## LSU Historical Dissertations and Theses

#### Title

Nitrogen Accumulation by Rice.

1996

Dissertation

#### Degree Name

Doctor of Philosophy (PhD)

Patrick K. Bollich

#### Abstract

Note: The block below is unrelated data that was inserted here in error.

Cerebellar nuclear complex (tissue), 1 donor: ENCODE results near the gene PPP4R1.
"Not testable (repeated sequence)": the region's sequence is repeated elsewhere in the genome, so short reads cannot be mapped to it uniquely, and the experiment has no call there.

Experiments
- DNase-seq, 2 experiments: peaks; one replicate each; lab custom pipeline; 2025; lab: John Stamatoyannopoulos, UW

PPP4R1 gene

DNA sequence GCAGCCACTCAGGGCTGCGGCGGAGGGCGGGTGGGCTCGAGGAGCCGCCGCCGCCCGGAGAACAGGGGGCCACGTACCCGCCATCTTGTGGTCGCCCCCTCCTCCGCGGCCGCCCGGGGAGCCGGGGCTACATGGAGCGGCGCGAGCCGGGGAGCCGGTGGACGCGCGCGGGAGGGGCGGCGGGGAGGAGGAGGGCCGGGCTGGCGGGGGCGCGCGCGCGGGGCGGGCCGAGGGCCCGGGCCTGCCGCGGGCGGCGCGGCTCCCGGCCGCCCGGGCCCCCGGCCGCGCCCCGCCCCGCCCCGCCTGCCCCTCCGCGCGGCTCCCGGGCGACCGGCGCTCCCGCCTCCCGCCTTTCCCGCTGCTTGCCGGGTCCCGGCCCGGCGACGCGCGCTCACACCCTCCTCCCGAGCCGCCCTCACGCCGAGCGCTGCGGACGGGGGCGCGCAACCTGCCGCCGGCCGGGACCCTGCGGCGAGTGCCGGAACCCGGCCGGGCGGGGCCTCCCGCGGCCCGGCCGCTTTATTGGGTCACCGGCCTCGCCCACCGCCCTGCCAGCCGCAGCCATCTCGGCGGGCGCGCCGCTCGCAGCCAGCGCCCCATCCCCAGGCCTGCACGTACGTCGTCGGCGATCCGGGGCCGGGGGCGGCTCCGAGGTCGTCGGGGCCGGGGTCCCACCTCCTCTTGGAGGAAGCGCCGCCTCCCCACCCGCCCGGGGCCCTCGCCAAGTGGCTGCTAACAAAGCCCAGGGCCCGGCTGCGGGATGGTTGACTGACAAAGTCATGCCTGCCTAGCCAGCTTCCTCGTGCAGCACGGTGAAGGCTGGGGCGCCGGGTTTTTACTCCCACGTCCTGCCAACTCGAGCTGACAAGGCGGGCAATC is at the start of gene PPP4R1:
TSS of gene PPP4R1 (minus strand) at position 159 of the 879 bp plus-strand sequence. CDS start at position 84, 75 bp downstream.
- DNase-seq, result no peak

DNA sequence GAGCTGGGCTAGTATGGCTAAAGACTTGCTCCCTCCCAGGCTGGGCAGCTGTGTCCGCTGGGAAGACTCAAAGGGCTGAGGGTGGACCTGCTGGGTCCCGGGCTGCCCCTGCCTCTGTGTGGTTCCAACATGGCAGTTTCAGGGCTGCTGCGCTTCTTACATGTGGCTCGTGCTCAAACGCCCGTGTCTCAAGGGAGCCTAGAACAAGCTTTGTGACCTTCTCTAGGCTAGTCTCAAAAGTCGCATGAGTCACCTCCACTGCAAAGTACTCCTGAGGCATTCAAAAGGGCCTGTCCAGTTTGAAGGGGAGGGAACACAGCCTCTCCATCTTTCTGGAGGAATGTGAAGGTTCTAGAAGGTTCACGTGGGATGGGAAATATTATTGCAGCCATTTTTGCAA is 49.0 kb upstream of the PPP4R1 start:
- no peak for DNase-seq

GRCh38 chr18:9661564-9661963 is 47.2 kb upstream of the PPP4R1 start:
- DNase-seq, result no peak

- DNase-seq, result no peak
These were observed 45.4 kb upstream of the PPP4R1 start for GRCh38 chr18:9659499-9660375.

Consumption of rice is worldwide, and the rice-eating population is expanding rapidly. Breeding high yielding varieties has helped increase rice production. However, effective management practices have also been useful, and will probably become more vital as breeding efforts approach the genetic limits of the rice plant. Nitrogen (N) management is particularly important in reducing N losses and increasing grain yield. The objectives of this study were (1) to determine the amount of N accumulation by rice at different stages of plant development, (2) to determine if differences in N accumulation exist between rice varieties, and (3) to determine if differences in N accumulation exist between different N sources. For each objective, N accumulation as well as the associated rice plant growth was of interest. Field studies were conducted at the Rice Research Station in Crowley, LA, in 1993, 1994, and 1995. Various varieties of rice were planted in both drill-seeded and water-seeded culture. Urea and ammonium sulfate were used as N sources. Microplots and $\rm\sp{15}N$ were utilized. Nitrogen accumulation, straw, grain, and total dry matter, and root length density were measured. Nitrogen accumulation occurred throughout the growing season, while dry matter increased after panicle differentiation. Grain yields were constant from season to season, but straw yield, root growth and N accumulation varied because of air temperature. Responses were the same in drill-seeded and water-seeded culture. Most midseason N was accumulated by rice plants within 7 days after topdress. There were no differences in N accumulation among rice varieties, although grain yields differed. Modern varieties produced more grain than older varieties, and among modern varieties, semi-dwarf varieties produced more grain than tall varieties. Ammonium sulfate and urea were equally effective sources of N for rice, and S did not appear to affect those results. Microplot size and presence of a retainer were found to have an effect on experimental results. A 30 x 30 cm microplot without a retainer was found to be the best substitute for normal field conditions.

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